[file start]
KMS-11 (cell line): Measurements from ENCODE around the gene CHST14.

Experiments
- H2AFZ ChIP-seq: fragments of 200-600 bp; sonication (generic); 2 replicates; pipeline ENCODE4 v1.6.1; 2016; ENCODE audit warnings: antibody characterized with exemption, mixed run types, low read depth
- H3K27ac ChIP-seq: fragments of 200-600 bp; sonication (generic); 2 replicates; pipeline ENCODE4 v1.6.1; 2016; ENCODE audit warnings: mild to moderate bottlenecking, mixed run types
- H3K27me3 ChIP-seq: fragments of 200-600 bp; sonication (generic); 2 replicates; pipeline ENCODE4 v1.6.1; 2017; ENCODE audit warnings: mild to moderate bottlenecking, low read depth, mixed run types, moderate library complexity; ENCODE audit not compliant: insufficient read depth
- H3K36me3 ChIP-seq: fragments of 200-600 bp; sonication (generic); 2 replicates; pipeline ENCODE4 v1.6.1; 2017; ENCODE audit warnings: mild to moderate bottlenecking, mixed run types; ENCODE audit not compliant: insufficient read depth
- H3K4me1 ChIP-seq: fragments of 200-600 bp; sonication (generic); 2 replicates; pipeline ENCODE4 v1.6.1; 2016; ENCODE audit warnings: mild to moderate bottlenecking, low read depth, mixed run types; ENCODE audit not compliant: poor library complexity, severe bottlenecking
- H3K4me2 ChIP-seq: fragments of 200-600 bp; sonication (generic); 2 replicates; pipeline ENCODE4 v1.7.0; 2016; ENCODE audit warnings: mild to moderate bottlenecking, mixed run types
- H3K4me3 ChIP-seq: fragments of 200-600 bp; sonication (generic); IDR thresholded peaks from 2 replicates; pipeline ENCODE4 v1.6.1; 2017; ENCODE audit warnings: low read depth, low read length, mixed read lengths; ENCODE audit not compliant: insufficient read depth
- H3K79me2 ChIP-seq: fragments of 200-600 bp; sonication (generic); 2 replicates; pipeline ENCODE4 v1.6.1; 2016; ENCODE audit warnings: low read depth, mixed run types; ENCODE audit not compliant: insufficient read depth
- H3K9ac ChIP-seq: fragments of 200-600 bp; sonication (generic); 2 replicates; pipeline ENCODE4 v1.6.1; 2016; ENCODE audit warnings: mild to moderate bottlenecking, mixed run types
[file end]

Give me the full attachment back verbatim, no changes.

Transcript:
KMS-11 (cell line): Measurements from ENCODE around the gene CHST14.

Experiments
- H2AFZ ChIP-seq: fragments of 200-600 bp; sonication (generic); 2 replicates; pipeline ENCODE4 v1.6.1; 2016; ENCODE audit warnings: antibody characterized with exemption, mixed run types, low read depth
- H3K27ac ChIP-seq: fragments of 200-600 bp; sonication (generic); 2 replicates; pipeline ENCODE4 v1.6.1; 2016; ENCODE audit warnings: mild to moderate bottlenecking, mixed run types
- H3K27me3 ChIP-seq: fragments of 200-600 bp; sonication (generic); 2 replicates; pipeline ENCODE4 v1.6.1; 2017; ENCODE audit warnings: mild to moderate bottlenecking, low read depth, mixed run types, moderate library complexity; ENCODE audit not compliant: insufficient read depth
- H3K36me3 ChIP-seq: fragments of 200-600 bp; sonication (generic); 2 replicates; pipeline ENCODE4 v1.6.1; 2017; ENCODE audit warnings: mild to moderate bottlenecking, mixed run types; ENCODE audit not compliant: insufficient read depth
- H3K4me1 ChIP-seq: fragments of 200-600 bp; sonication (generic); 2 replicates; pipeline ENCODE4 v1.6.1; 2016; ENCODE audit warnings: mild to moderate bottlenecking, low read depth, mixed run types; ENCODE audit not compliant: poor library complexity, severe bottlenecking
- H3K4me2 ChIP-seq: fragments of 200-600 bp; sonication (generic); 2 replicates; pipeline ENCODE4 v1.7.0; 2016; ENCODE audit warnings: mild to moderate bottlenecking, mixed run types
- H3K4me3 ChIP-seq: fragments of 200-600 bp; sonication (generic); IDR thresholded peaks from 2 replicates; pipeline ENCODE4 v1.6.1; 2017; ENCODE audit warnings: low read depth, low read length, mixed read lengths; ENCODE audit not compliant: insufficient read depth
- H3K79me2 ChIP-seq: fragments of 200-600 bp; sonication (generic); 2 replicates; pipeline ENCODE4 v1.6.1; 2016; ENCODE audit warnings: low read depth, mixed run types; ENCODE audit not compliant: insufficient read depth
- H3K9ac ChIP-seq: fragments of 200-600 bp; sonication (generic); 2 replicates; pipeline ENCODE4 v1.6.1; 2016; ENCODE audit warnings: mild to moderate bottlenecking, mixed run types